|Foreign investors focus on Lebanese property
|Tense political situation discourages investment in other sectors
The head of the Investment Development Authority for Lebanon (IDAL), Nabil Itani, said Monday that foreign direct investment (FDI) and property purchases by foreigners in Lebanon rose to nearly $3 billion in 2007 from $2.3 billion in 2006. "Most of the $3 billion investments were in the real-estate sector and this is not considered an FDI," Itani told The Daily Star in an exclusive interview Monday.
The disclosure came one day after Saudi newspaper Al-Watan claimed that the oil rich kingdom withdrew $4.8 billion of direct investments from Lebanon over the past two years.
But Itani stressed that some of the Arab and foreign investments in 2007 concentrated in prime properties in Beirut.
"Some of the properties rose by 50 percent in value in some parts of Beirut and that's explains the surge in property investments last year," Itani said.
He added that the oil boom in the Gulf region has induced many property owners in Beirut to increase the price of the real estates to amazing levels.
However, Itani said that FDI, or investments in job creating projects, did not see a considerable increase in 2007.
"The investments which came through IDAL, for example, rose slightly to $127 million from $123 million in 2006 - a year marked by an Israeli war on Lebanon," Itani said.
He added that FDI through IDAL in 2005 reached $550 million despite the assassination that year of former Prime Minister Rafik Hariri.
Properties in Lebanon have always attracted the interest of Gulf Arab investors looking for ways to channel part of the massive liquidity that was generated from the oil boom in the region.
Brokers say the prices of properties varied between one area and another.
"In some parts of Beirut, the prices of properties surged by 50 percent or more while in other parts of the country the prices remained stable," one broker told the paper.
Itani said that the tense political situation in Lebanon is not encouraging Arab investors to make more commitments in Lebanon in the future.
"The election of a new president ... will send a positive message to investors but if the situation remained the same then investments will definitely not flow here," Itani said.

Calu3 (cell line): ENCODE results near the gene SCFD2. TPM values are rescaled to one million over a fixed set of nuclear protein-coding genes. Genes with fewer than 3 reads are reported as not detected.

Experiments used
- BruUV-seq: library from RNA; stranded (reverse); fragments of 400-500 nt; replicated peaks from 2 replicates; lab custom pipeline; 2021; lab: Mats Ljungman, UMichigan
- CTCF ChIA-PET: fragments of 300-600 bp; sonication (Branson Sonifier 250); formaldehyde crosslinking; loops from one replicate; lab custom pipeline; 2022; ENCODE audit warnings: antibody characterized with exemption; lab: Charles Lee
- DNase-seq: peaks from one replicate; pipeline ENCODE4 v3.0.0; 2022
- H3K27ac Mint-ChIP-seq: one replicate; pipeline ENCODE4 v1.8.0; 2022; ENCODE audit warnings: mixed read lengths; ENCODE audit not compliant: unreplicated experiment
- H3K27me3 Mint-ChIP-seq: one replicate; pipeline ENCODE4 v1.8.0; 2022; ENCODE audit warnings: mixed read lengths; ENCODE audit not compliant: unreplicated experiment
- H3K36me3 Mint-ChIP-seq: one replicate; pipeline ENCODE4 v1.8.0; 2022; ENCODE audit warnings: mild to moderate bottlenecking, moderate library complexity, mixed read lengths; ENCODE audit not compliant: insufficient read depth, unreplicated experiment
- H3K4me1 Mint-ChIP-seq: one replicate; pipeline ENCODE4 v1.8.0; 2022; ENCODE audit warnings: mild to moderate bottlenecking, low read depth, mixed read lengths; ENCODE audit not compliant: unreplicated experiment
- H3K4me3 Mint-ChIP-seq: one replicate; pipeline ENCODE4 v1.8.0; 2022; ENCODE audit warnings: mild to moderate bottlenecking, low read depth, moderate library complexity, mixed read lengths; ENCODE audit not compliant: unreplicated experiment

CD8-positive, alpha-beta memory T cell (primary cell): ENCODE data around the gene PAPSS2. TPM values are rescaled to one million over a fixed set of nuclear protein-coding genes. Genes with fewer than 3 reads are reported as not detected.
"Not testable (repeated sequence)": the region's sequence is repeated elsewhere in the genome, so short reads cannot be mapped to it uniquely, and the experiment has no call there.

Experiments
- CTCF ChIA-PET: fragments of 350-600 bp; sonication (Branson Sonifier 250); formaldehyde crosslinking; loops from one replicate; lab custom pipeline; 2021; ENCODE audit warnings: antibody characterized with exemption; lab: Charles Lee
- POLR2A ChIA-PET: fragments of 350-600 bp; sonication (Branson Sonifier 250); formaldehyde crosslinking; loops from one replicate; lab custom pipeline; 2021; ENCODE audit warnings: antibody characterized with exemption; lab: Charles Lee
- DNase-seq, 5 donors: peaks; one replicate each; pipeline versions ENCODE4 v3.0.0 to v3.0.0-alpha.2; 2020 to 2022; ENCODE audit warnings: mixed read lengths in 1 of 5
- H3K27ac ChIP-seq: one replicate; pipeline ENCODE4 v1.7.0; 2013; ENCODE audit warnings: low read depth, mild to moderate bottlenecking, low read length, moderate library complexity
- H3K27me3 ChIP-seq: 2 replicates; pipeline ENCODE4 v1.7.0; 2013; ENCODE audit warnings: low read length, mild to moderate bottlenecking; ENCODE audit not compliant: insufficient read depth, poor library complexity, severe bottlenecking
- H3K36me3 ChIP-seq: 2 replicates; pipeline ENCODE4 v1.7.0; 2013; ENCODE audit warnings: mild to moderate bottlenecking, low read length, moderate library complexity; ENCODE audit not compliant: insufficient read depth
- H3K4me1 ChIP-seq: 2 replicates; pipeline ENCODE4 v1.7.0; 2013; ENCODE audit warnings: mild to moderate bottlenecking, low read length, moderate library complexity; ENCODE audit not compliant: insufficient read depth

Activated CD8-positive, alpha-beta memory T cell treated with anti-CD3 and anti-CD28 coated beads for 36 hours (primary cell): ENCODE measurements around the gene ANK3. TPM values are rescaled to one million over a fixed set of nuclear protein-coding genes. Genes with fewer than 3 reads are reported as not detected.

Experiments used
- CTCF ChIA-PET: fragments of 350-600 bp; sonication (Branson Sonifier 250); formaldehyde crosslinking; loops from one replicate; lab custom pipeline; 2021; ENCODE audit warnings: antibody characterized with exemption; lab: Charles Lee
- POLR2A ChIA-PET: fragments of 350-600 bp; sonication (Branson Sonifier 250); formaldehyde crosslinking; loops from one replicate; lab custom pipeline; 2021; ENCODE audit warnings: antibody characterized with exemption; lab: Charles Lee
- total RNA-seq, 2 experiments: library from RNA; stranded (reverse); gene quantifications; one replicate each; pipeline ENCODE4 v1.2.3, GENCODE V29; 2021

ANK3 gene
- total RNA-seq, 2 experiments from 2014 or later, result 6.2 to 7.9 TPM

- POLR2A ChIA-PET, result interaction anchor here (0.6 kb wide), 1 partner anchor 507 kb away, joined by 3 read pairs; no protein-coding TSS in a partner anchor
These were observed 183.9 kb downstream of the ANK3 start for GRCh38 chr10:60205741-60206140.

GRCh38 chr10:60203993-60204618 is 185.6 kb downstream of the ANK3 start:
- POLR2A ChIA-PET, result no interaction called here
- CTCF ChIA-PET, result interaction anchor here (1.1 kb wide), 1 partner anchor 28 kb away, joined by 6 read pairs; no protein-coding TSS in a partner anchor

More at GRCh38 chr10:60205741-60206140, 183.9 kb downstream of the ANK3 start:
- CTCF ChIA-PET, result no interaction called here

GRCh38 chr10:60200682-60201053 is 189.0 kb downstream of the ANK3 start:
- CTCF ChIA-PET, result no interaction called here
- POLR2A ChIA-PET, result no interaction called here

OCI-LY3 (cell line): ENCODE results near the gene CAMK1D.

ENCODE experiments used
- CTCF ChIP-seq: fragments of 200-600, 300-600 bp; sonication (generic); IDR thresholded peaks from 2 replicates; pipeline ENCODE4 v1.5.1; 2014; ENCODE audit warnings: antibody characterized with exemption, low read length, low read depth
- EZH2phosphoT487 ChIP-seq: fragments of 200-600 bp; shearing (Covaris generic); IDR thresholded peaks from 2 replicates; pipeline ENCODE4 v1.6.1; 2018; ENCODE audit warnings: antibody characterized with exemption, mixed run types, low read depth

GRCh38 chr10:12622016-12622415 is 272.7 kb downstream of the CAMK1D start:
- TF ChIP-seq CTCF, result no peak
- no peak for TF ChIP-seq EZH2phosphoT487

IDAL saw increasing interest in the industrial and agro-food industries in Lebanon in 2007.
But economist Marwan Iskandar warned that investors will shun Lebanon in 2008 if the political crisis persisted.
"You can't expect investors to rush to Lebanon while the opposition forces are still staging a sit in at the heart of the capital," Iskandar said.
He added that the provocative speeches by the politicians are scaring away investors.
Iskandar said that thanks to the donor countries that flooded billions of dollars into Lebanon, the country was able to record a surplus in the balance of payments in 2007.
Brokers said that some of the wealthy Lebanese expatriates have made significant investments in properties in Beirut over the past two years.
"We know for sure that some of the properties in Achrafieh and the Corniche were sold for hefty prices last year," one broker said.
Economist Ghazi Wazneh denied that Arab investors have relinquished their investments in Lebanon in 2007 and 2006.
"We may have lost new commitments for investments but we surely did not see an outflow of capital," Wazneh said.
Citing some official statistics, Wazneh said that Lebanon attracted nearly $2.5 billion of Arab investments in 2007 that were mainly concentrated in real estate.
"Lebanon did fairly better than many Arab countries in terms of inter-Arab investments in 2007," he said.
However, Wazneh cautioned that Lebanon may lose as much as $3 billion in direct investments in 2008 if the political deadlock remained.
The Daily Star